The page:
I don’t remember the last time I felt like myself.
Great way to start off a blog post, right? Well, it’s true. I’ve been thinking a lot lately about seasonal depression; I thought it was something I’d face upon returning to a city that actually experiences changing seasons. And, while I have been struggling with depression, it certainly isn’t seasonal.
My previous therapist said to look at depressive episodes like I would a cold. They last for a period of time, usually a couple weeks, and then they end and I go back to my regularly scheduled life. Well, I don’t remember the last time I felt particularly motivated to do anything. It took me landing in the hospital to realize how little I was taking care of myself.
Of course, some of that was due to the fact that I wasn’t taking my medication as prescribed (meds are no joke, friends, don’t mess around with them) and therefore was messing with the chemistry of my brain.
Every day I struggle to get out of bed, and every day I have to fight myself to get through the day, at one point or another. I was reading the graphic memoir “Marbles: Mania, Depression, Michelangelo, & Me” about a young woman dealing with her diagnosis of bipolar disorder, when I realized I was actually jealous of the author. Because with her, at least she experienced episodes of mania, where she was productive. Granted, I don’t really wish I had bipolar disorder, but the days when I start crying on a hike I forced myself to go on, or when I wish I could stay in bed all day, I miss feeling “normal.” I don’t even remember what “normal” is nowadays. I don’t remember a time when I didn’t have trouble showering every day, or when I didn’t have any issues taking medication. Now even taking Advil feels like I’m climbing Mount Everest. I wish my depression was seasonal. Because then I could at least foresee an end to all of this.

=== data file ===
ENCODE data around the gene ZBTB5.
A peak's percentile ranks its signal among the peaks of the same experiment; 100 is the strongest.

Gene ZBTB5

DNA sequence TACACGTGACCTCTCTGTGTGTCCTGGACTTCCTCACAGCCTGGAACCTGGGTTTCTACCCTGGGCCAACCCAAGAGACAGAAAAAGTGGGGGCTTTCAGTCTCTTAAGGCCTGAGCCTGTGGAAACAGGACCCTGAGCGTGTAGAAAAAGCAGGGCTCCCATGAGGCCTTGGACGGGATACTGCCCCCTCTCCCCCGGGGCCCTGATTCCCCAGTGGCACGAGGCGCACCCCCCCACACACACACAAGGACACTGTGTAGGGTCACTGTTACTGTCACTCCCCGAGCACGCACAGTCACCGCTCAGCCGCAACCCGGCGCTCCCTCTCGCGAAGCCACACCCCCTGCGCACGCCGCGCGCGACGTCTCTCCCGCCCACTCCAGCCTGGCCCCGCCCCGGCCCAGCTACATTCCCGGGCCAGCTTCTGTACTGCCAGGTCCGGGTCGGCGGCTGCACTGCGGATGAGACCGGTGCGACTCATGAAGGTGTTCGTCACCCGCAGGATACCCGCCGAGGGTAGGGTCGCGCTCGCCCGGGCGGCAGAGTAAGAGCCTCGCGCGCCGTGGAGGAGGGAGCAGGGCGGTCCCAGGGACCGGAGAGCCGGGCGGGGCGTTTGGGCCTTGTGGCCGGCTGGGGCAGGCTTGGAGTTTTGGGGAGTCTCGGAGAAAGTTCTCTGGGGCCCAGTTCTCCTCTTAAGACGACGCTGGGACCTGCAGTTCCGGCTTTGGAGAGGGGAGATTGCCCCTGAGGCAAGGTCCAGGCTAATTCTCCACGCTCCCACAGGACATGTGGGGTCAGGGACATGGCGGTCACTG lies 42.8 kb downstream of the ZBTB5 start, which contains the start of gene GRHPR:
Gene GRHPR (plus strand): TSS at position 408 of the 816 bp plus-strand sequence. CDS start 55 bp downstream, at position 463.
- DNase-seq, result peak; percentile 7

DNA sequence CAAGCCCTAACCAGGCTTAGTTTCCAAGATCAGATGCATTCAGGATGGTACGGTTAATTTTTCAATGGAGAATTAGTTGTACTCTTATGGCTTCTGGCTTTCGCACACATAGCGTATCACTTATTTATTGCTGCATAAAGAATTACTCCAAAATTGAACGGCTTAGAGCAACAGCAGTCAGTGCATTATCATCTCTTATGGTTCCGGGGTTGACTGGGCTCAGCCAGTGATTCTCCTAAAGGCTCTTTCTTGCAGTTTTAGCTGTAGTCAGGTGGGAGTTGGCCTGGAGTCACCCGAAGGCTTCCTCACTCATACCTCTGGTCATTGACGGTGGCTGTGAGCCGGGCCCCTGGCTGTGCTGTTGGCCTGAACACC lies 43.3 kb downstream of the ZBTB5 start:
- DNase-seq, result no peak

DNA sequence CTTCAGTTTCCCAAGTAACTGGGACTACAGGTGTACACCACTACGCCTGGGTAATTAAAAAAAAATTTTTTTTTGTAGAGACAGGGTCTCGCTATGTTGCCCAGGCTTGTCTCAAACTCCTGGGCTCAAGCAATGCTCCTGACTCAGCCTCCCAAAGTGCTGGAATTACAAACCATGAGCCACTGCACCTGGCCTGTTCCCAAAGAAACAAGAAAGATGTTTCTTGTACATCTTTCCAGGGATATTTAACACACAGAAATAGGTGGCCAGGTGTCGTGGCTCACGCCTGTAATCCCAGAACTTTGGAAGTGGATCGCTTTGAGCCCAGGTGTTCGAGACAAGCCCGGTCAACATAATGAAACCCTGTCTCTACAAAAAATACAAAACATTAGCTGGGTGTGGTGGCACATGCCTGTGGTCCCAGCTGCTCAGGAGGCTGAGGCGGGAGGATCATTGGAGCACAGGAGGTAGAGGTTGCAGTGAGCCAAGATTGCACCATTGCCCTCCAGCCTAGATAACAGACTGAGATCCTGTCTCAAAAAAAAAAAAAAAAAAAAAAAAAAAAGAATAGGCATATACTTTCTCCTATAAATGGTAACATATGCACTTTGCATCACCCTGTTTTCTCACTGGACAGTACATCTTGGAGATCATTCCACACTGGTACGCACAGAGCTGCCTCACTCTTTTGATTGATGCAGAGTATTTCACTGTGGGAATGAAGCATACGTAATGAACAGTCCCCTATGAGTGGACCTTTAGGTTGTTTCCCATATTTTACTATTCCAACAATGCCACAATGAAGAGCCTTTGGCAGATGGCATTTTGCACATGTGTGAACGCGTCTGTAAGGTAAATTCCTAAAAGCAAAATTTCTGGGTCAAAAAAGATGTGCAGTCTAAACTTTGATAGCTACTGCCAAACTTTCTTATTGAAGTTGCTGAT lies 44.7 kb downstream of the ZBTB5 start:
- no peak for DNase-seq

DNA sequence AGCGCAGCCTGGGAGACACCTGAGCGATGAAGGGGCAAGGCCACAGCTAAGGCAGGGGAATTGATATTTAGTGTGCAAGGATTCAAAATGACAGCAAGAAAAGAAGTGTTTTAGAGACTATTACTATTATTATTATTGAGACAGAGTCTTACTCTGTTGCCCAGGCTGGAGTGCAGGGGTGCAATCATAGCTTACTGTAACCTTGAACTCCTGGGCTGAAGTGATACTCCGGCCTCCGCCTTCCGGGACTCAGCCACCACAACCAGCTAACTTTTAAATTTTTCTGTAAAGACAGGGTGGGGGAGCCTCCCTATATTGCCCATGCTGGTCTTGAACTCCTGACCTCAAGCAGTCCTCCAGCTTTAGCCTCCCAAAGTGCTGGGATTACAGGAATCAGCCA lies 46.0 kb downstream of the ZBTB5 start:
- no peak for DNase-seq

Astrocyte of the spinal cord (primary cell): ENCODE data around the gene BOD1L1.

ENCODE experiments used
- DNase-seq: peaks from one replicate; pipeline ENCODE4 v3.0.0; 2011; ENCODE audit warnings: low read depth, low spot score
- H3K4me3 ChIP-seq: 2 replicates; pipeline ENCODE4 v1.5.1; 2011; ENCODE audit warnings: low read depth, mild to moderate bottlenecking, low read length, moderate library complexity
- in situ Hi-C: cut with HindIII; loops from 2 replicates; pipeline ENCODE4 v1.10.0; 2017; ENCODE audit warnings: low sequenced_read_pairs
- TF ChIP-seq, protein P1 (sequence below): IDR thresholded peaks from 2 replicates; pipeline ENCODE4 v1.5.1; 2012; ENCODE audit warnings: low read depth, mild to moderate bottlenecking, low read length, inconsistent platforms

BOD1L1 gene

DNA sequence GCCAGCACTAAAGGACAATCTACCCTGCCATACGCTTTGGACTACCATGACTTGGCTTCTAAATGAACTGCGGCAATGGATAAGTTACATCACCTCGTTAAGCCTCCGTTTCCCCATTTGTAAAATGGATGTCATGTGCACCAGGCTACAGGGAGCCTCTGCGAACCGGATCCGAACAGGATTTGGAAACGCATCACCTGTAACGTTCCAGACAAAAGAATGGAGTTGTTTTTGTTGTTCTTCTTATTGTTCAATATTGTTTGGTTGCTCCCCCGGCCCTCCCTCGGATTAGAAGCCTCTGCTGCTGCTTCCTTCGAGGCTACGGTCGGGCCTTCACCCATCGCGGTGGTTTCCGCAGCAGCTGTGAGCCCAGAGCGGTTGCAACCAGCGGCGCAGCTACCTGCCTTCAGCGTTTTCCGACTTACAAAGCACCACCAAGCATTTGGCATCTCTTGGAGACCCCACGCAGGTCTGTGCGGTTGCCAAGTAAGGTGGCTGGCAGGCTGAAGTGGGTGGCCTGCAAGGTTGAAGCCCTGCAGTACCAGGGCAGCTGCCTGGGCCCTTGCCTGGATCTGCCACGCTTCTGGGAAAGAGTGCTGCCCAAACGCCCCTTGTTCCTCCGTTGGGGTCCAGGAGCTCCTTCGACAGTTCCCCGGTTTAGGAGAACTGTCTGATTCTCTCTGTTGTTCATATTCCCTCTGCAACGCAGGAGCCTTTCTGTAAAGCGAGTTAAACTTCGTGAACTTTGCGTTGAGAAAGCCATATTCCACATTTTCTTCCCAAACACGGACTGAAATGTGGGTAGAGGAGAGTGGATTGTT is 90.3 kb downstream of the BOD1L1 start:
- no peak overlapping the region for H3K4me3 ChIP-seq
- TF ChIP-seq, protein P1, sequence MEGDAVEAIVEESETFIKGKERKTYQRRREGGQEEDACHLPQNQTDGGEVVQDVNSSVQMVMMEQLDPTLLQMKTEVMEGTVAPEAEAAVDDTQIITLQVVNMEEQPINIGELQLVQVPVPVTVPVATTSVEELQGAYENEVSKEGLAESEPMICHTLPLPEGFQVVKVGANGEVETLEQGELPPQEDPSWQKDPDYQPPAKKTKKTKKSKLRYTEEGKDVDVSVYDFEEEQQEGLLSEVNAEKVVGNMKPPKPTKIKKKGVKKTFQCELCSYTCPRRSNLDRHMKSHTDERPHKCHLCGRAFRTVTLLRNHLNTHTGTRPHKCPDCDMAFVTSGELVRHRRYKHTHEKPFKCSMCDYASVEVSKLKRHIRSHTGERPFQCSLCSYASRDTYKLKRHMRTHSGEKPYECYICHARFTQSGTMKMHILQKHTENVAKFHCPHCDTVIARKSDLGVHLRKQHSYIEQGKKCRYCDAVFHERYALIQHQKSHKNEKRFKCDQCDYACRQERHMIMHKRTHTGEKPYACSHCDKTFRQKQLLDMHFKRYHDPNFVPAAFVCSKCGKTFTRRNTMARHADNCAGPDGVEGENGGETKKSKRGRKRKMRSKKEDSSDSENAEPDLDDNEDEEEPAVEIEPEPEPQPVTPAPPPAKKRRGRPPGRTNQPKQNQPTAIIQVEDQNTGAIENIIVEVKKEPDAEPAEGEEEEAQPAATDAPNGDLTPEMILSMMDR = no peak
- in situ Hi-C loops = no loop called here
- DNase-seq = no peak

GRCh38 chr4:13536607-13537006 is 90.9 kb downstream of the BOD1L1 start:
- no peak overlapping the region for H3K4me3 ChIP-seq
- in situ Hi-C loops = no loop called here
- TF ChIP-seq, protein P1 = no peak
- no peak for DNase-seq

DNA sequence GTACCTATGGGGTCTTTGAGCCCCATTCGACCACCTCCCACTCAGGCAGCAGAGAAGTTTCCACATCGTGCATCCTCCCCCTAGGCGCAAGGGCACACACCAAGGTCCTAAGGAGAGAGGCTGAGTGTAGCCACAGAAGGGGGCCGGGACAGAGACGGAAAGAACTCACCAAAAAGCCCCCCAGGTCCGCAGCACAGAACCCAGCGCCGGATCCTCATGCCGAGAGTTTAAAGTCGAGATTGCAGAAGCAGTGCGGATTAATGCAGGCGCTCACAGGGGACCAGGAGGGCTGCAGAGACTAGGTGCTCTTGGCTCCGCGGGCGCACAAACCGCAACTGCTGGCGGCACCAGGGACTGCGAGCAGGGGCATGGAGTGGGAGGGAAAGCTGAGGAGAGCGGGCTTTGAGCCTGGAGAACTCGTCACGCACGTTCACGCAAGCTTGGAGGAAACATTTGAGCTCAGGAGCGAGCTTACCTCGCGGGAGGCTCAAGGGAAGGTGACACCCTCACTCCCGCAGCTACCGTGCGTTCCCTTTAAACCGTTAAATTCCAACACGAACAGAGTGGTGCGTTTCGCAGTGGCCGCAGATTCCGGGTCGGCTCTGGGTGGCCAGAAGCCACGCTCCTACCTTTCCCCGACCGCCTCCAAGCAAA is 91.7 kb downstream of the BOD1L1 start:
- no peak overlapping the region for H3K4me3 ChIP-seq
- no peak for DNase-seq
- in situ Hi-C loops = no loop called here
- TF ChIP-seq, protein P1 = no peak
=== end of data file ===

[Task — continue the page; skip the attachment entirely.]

That’s not to say that I haven’t had any wins lately. I’m fast approaching 10 weeks with no self harm, and I’m using skills every day that I’ve learned in various treatment centers to push past the depression and continue to fight for my happiness and my life. I’m proud of myself. I even think soon I will reward myself with the semicolon tattoo, because I’m still here; my story is not over.